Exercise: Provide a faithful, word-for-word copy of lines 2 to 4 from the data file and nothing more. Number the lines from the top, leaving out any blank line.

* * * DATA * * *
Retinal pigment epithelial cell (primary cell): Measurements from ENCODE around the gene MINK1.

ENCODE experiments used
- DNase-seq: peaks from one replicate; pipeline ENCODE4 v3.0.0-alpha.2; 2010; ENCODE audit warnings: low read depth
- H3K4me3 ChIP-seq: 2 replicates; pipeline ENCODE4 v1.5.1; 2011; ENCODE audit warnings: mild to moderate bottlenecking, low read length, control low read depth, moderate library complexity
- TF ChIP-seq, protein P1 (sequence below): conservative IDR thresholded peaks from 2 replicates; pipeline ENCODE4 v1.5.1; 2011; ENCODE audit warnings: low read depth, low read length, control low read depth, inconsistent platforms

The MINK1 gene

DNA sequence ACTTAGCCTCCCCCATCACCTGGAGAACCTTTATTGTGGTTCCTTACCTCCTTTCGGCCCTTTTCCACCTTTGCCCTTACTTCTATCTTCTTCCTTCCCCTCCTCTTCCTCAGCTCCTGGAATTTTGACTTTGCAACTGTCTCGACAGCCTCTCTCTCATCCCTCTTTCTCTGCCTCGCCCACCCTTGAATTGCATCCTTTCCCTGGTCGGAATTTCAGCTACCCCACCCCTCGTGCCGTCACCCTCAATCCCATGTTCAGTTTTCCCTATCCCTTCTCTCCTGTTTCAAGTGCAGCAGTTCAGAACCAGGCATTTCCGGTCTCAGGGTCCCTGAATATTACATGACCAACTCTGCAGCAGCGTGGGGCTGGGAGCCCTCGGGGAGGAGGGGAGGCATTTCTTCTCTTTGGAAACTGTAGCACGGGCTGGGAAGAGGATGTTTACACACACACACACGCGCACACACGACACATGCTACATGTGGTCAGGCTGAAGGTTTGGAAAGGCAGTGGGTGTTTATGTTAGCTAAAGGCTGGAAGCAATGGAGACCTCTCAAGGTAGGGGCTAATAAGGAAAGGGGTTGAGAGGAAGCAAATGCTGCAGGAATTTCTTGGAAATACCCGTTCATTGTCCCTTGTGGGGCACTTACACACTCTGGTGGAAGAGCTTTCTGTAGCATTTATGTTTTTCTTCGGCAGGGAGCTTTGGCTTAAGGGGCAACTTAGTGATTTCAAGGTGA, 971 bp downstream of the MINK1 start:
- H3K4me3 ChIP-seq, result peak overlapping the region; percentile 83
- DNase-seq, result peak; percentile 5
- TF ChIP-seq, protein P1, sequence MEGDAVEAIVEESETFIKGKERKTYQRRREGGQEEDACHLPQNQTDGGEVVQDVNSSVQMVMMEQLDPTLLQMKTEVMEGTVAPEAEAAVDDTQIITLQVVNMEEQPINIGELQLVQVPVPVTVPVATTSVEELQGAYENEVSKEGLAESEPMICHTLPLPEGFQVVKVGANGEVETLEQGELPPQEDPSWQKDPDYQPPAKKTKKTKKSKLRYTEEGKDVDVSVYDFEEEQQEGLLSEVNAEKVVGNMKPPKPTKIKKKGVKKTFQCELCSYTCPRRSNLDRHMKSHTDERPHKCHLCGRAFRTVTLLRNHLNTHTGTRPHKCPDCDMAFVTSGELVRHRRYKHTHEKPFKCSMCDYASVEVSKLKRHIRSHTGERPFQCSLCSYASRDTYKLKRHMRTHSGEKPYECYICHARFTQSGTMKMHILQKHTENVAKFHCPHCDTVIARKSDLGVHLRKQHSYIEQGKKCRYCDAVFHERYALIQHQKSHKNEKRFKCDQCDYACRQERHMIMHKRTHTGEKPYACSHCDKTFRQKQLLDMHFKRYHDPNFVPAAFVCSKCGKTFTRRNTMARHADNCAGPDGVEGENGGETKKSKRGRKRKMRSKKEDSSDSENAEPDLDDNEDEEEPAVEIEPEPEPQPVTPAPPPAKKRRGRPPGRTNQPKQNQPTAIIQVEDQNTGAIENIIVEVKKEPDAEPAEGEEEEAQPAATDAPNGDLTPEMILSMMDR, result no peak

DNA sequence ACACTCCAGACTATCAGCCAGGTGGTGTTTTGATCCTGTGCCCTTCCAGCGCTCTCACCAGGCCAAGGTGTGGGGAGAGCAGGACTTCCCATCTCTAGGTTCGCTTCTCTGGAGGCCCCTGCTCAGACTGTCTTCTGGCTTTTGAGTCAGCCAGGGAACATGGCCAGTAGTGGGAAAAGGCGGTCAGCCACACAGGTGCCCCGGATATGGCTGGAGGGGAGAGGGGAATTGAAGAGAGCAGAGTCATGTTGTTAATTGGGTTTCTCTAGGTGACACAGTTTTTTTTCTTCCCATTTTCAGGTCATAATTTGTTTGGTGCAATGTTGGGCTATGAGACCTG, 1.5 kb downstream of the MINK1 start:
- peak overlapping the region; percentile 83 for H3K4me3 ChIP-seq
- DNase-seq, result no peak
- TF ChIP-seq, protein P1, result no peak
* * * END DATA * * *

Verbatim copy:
ENCODE experiments used
- DNase-seq: peaks from one replicate; pipeline ENCODE4 v3.0.0-alpha.2; 2010; ENCODE audit warnings: low read depth
- H3K4me3 ChIP-seq: 2 replicates; pipeline ENCODE4 v1.5.1; 2011; ENCODE audit warnings: mild to moderate bottlenecking, low read length, control low read depth, moderate library complexity